Thinking about Boyes' post of Oct. 13th I would recommend a read of Bob Higgs posting over on HNN. Higgs is really getting at the importance of rhetoric in the "discourse" about the role of liberty and freedom in society. Samuel Gregg argues that civil discourse is a natural outcome of a commercial society, while Higgs implies that as the state expands in scope and scale in society civility is a casualty.
Both of these complimentary views are key to an appreciation of the importance of the media in the economic change of society. This change, to paraphrase North, is gradual and incremental and both formal and informal institutions shape this change. The institution of information diffusion is a key one as it shapes informal norms and beliefs and is shaped by these informal norms and beliefs.
I am thinking of a conversation with my brother, who considers himself a believer in liberty. I had given him Higg's classic - Crisis and Leviathan, my brother read the book and said that Higgs was a nut job. I had a similar conversation with a brother in law during the last election - he said that Ron Paul was a nut job.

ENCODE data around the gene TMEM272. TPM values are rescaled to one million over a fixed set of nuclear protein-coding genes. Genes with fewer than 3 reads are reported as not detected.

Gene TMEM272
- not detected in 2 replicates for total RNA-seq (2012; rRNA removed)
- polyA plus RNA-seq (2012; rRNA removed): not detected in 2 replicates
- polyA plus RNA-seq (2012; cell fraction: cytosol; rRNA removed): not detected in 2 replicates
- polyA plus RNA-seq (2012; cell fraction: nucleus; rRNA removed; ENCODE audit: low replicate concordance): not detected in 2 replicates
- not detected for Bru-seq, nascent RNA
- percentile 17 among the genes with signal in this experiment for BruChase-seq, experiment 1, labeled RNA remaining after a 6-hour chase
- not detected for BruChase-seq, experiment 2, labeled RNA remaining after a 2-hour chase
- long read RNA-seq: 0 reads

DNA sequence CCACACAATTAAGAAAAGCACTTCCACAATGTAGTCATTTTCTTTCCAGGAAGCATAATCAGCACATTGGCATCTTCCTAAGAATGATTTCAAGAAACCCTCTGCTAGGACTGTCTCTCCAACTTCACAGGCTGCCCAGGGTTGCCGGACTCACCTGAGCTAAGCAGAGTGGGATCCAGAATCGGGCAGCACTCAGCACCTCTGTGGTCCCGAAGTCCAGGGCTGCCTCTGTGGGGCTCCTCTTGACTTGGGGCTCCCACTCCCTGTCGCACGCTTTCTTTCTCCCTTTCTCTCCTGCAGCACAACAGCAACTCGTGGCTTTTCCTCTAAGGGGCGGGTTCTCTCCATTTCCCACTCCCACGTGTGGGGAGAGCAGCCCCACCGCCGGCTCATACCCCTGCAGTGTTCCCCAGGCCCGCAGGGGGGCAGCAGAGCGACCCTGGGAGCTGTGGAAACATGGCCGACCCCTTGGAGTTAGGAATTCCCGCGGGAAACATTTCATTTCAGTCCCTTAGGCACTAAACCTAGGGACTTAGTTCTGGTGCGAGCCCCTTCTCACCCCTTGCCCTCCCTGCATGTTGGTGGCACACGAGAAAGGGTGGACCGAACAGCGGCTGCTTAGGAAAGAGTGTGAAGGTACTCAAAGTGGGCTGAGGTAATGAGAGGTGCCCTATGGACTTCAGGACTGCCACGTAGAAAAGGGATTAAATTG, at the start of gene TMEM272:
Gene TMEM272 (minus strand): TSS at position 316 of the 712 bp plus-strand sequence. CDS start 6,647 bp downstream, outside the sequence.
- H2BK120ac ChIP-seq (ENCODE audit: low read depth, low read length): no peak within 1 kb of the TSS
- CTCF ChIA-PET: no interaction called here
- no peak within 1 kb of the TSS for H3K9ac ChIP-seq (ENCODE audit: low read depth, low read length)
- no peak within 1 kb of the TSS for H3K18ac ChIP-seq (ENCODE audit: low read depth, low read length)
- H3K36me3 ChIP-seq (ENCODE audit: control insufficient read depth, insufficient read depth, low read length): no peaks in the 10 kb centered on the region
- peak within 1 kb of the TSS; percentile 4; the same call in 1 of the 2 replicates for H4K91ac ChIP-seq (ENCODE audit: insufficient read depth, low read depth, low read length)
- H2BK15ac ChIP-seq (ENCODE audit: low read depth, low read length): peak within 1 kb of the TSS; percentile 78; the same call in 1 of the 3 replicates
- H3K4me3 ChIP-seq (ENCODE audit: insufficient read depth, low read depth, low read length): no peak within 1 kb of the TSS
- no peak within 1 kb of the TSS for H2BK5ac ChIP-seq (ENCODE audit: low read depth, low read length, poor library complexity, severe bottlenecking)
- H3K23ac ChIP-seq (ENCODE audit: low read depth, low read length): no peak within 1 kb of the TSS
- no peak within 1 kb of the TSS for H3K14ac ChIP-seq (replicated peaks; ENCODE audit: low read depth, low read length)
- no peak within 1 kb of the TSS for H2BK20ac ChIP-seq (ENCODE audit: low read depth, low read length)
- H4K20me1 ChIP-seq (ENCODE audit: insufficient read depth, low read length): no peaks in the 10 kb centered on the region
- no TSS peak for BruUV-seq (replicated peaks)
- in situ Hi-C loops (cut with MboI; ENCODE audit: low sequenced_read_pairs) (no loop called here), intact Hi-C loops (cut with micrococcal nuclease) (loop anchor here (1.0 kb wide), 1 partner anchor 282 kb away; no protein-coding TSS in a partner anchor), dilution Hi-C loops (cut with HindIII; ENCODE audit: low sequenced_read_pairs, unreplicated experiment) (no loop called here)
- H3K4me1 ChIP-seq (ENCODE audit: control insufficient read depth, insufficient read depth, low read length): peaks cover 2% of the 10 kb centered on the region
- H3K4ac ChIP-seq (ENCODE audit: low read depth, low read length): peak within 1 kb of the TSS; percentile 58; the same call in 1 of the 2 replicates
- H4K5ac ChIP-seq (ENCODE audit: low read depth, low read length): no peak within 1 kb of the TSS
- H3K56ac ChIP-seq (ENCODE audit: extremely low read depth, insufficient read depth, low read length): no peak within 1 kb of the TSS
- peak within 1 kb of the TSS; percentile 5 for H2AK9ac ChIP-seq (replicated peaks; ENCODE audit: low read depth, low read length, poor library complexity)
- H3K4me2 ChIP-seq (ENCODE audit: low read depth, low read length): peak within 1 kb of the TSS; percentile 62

Why does this happen? I think part of the answer might be in rhetorical choices by advocates of liberty. Higgs and, to a lesser extent Paul, seem to be to be reasonable, civil and accurate in their articulation of the importance of liberty and the consequences of its loss. However, an audience that is not convinced of these two issues (in my limited sample) finds them to be extremists. Oddly enough, one of these relatives applauds Michael Moore's latest film while the other condemns it.
In a previous post, I mentioned my reading of Samuel Gregg's The Commercial Society in which he models civil discourse. Perhaps advocates of liberty would benefit from a consideration of Gregg's rhetoric.